A minor earthquake was felt in northern Israel Saturday morning, in a week of several such tremors.
The 5 a.m. temblor, measuring 3.4 on the Richter scale, had its epicenter several kilometers northwest of the Sea of Galilee.
The quake was felt in cities of the area. There were no reports of damage or casualties.
The first quake this week, which took place early Wednesday morning in the northern Galilee area, measured 4.3 on the Richter scale. It was felt in the Haifa region and northern Israel and was followed by several aftershocks.
Thursday brought a temblor weaker than the preceding ones, measuring between 3.1 and 3.2 on the Richter scale. Its epicenter was near Tiberias.
Israel is situated along the Syrian-African rift, a tear in the earth’s crust running the length of the border separating Israel and Jordan, and is part of the Great Rift Valley, which extends from northern Syria to Mozambique.
Northern Israel and areas around Jerusalem and the Dead Sea are high risk of a quake measuring five to 5.9 on the Richter scale, according to the World Health Organization, with the central and southern coastal areas and the Negev Desert at medium risk of a quake in the 4 to 4.9 range.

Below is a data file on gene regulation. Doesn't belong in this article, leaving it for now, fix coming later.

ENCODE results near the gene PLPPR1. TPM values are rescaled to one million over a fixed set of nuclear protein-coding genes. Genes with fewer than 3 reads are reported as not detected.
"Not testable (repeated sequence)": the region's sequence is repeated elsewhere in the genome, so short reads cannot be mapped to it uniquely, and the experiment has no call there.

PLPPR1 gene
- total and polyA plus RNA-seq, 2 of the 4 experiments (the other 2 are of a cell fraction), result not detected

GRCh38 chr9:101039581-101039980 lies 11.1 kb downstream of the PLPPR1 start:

Experts have warned a large earthquake could strike Israel in the near future, and the government has begun funding projects for public buildings to be bolstered against tremors.
The last major earthquake to hit the region was in 1927 — a 6.2-magnitude tremor that killed 500 people and injured another 700.
Defense Minister Avigdor Liberman announced Thursday that a new multi-year plan to protect Israel from earthquakes will be presented to the cabinet this month.
“Last year, we carried out the biggest earthquake exercise in years,” the minister said in a statement.
“We learned many lessons, one of which was the need for a multi-year home front defense plan, especially for the north. This month, we’ll present it to the cabinet and I’m sure we’ll get the green light and budget to get started.”